Positive Newborn Screen for MCAD -- Now What?

Stephanie L. Austin, MS, MA; Laura A. Stokowski, RN, MS

Disclosures

July 10, 2014

Editorial Collaboration

Medscape &

Genetic Diagnosis and Counseling

MCAD deficiency, like other inborn errors of metabolism, is increasingly recognized not as a dichotomous condition but rather as a spectrum of enzyme deficiency states caused by different mutations in the ACADM gene.[23] More than 90 mutations in the ACADM gene have been identified.[9] For clinical genetic testing to confirm a diagnosis of MCAD deficiency, GeneReviews® recommends targeted mutation analysis for the 2 most common mutations in the ACADM gene: p.Lys304Glu (985A>G), the mutation prevalent in individuals of northern European heritage, and p.Tyr42His (c.199T>C). If neither or only one mutation is found, sequence analysis is recommended to identify other sequence variants.[9] Compound heterozygotes for c.985A>G/c.199T>C can have abnormal acylcarnitine profiles, but the clinical consequences of this genotype are unknown. Other genotypes conferring mild disease have been reported as well.

MCAD deficiency is an autosomal recessive condition, so any children of this couple have a 25% risk of being affected and a 50% risk of being carriers. If either of the parents is affected, the risk in future offspring is 50%. Future children of this couple will be presumed to have MCAD deficiency until the results of newborn screening are known.[20] Siblings and parents of a proband should be tested, either biochemically or with DNA-based mutation analysis. Such testing has occasionally found family members with asymptomatic MCAD deficiency who benefited from preventive management.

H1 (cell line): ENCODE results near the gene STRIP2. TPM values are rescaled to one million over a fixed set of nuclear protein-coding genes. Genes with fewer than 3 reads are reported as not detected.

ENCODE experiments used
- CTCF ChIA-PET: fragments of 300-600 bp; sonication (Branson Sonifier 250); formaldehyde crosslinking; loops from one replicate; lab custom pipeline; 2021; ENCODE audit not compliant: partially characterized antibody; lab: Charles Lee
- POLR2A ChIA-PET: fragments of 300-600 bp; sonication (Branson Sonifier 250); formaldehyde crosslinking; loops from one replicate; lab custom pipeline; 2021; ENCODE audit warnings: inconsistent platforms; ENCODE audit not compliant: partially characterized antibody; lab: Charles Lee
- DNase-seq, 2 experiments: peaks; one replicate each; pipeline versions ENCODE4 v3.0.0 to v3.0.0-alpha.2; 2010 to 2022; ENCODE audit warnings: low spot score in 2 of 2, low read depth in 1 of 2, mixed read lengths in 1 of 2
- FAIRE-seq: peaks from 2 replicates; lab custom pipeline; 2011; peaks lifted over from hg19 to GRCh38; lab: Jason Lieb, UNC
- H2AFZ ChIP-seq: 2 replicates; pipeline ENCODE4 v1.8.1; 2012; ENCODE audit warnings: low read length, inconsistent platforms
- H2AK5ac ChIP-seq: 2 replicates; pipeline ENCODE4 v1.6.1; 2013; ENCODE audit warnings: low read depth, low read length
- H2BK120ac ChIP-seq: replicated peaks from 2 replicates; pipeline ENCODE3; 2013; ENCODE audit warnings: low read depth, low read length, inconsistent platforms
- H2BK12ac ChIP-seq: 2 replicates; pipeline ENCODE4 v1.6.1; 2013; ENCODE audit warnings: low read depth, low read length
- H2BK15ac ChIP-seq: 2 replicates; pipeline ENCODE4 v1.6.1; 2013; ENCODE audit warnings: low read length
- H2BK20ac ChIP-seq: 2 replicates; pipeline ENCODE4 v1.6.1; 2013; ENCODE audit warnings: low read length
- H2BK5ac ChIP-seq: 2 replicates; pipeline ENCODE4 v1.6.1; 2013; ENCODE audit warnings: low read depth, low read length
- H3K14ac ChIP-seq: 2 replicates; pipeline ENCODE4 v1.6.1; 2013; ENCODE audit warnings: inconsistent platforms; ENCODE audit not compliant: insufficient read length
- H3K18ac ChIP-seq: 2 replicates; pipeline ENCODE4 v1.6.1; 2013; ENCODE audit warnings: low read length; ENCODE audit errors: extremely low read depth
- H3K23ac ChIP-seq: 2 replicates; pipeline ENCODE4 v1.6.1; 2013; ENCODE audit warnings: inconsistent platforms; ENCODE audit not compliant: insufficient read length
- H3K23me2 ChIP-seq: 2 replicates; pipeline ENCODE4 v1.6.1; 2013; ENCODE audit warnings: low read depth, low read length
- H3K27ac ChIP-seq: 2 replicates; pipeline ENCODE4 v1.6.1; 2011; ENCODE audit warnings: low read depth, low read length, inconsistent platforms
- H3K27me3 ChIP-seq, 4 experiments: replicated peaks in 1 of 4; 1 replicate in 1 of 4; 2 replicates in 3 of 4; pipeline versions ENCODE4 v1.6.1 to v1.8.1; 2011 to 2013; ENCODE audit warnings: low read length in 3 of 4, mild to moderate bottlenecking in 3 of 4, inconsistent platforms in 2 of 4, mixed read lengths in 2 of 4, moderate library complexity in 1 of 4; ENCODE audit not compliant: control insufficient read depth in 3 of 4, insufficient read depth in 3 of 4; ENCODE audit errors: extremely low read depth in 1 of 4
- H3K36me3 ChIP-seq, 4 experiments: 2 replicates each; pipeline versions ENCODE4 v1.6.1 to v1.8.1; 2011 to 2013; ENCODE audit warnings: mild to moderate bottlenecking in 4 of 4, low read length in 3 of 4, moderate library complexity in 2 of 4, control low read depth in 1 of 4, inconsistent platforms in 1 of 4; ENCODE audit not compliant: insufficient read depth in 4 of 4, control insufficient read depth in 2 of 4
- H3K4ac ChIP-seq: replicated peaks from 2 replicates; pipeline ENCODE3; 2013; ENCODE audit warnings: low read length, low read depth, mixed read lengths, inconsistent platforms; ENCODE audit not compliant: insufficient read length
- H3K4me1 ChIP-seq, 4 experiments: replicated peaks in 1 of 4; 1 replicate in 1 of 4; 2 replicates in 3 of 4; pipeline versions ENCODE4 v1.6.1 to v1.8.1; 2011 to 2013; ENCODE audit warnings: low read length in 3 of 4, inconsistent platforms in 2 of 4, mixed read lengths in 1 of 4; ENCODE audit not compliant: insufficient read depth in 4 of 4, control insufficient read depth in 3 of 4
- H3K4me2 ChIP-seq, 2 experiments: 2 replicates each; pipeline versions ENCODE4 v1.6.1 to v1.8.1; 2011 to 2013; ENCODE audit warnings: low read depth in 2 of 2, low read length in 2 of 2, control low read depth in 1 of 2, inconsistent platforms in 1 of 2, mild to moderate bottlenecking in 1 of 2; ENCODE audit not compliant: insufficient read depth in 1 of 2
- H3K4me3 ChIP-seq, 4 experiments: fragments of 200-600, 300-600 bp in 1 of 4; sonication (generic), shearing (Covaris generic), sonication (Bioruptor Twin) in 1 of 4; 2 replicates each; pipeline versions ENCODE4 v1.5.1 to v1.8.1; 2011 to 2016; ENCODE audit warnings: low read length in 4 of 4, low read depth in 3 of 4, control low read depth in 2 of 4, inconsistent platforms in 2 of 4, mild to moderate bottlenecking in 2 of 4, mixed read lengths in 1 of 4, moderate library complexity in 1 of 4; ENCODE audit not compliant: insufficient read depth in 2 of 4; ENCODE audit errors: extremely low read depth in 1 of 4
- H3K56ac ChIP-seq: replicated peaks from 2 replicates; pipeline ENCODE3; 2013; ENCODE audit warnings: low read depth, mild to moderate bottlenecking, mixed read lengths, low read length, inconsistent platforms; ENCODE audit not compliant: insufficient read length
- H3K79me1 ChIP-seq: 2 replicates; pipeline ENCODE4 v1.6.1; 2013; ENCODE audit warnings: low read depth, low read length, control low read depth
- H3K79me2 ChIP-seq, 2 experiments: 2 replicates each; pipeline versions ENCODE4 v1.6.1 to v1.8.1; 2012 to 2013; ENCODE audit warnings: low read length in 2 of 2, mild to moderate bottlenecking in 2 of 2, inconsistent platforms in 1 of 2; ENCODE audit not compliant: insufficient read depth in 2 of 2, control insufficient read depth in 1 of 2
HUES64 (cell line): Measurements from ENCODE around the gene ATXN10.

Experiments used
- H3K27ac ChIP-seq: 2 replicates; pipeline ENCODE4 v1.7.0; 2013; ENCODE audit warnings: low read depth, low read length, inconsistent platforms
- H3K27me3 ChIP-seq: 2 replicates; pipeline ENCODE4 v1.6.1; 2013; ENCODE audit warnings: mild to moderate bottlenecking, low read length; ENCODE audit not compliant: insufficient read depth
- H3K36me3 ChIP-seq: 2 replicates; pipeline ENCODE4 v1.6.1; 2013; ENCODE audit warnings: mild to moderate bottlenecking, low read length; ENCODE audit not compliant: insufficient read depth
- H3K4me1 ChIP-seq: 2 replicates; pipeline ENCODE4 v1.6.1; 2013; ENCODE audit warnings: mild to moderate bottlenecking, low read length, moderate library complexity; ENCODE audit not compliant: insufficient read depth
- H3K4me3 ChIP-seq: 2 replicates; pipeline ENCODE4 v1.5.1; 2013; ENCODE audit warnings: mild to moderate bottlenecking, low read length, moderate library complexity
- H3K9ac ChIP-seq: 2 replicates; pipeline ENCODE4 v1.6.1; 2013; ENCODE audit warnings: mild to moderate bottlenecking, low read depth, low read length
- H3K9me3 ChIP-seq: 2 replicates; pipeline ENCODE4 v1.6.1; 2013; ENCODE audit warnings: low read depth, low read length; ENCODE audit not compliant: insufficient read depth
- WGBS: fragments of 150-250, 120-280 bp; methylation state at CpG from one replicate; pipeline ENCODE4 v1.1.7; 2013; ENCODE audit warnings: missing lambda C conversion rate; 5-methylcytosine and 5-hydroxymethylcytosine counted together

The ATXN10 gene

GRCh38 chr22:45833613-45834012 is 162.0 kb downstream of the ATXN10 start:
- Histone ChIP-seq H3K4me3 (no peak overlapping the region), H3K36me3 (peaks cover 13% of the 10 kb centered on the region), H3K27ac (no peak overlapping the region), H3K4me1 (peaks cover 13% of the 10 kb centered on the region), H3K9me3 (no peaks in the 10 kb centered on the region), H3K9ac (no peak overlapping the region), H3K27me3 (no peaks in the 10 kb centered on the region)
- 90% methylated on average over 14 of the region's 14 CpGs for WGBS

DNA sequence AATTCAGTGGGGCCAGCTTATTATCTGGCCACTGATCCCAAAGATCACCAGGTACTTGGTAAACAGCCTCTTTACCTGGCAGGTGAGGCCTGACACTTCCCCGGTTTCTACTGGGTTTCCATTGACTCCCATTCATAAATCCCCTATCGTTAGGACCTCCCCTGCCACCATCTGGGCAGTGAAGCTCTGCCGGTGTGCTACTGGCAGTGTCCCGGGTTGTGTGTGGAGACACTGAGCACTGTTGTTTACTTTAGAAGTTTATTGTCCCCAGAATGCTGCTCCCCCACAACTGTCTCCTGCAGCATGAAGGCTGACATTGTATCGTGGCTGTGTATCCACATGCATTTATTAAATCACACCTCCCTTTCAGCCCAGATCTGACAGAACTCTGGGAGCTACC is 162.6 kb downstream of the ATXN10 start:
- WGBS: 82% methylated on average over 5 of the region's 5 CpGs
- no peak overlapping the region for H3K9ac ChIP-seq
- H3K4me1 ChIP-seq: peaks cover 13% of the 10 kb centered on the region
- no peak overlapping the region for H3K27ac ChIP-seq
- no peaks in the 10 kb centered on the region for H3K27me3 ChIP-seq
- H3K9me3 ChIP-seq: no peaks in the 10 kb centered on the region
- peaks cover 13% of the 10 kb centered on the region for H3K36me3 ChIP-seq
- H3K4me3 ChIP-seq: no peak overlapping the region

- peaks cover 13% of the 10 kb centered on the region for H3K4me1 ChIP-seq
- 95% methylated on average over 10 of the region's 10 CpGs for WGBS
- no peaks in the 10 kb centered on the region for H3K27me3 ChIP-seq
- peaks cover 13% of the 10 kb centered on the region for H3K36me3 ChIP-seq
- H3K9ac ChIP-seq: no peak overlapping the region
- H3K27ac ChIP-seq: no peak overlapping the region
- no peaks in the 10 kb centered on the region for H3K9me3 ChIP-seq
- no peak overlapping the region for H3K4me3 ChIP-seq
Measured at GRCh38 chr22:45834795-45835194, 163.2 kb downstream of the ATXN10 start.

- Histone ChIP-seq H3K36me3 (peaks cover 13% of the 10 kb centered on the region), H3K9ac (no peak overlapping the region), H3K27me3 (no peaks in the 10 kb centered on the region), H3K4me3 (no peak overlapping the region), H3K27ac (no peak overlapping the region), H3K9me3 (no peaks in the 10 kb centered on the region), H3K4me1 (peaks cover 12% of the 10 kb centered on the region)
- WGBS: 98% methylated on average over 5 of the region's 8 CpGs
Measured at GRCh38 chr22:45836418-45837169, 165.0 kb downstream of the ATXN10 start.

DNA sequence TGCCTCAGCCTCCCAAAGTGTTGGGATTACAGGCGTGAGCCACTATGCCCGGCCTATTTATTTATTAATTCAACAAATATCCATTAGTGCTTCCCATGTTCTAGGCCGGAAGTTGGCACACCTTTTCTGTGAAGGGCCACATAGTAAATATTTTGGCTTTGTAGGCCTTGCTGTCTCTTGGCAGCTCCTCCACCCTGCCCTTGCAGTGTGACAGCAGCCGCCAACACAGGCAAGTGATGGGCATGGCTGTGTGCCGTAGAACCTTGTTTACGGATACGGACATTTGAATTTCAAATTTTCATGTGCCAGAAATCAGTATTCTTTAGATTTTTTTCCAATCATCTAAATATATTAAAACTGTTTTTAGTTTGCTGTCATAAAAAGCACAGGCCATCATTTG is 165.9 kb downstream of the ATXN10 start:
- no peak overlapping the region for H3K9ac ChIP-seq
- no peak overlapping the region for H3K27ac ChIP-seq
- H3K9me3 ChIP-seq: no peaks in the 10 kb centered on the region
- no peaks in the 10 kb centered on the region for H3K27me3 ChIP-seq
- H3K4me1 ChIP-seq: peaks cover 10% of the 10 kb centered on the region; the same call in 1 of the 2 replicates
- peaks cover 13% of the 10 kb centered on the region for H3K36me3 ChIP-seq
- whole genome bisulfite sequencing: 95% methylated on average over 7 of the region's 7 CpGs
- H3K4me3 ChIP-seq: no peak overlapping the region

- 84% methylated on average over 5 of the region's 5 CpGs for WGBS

Social support is also important for families as they navigate this road. Families will benefit from explanations about differences between screening and testing, and a meeting with a genetic counselor should be arranged to discuss and answer their questions about the significance of the diagnosis for other family members and future children of the parents. It may be useful to share reputable support resources if the family is interested in reading more about the condition, such as the National Library of Medicine Genetics Home Reference, the Fatty Oxidation Disorder Family Support Group, the Organic Acidemia Association, or the United Mitochondrial Disease Foundation.

The risks for severe metabolic crisis and death have not been entirely eliminated in MCAD deficiency, even in the era of universal newborn screening.[22] The risk for sudden death in MCAD deficiency is highest in the first 2 years of life but does not completely wane, even in adulthood.[22] Known risk factors for sudden death include a C8 level of 6 µmol/L or higher on the newborn screen specimen, and a genotype other than homozygosity for the c.985A>G mutation. Vomiting frequently precedes sudden death. Fortunately, social support and medical follow-up can reduce the occurrence of sudden death in children with MCAD deficiency.[22] Therefore, it is important to assess the family's ability to understand the nature of the child's disorder and comply with the necessary preventive measures and treatment.[22]

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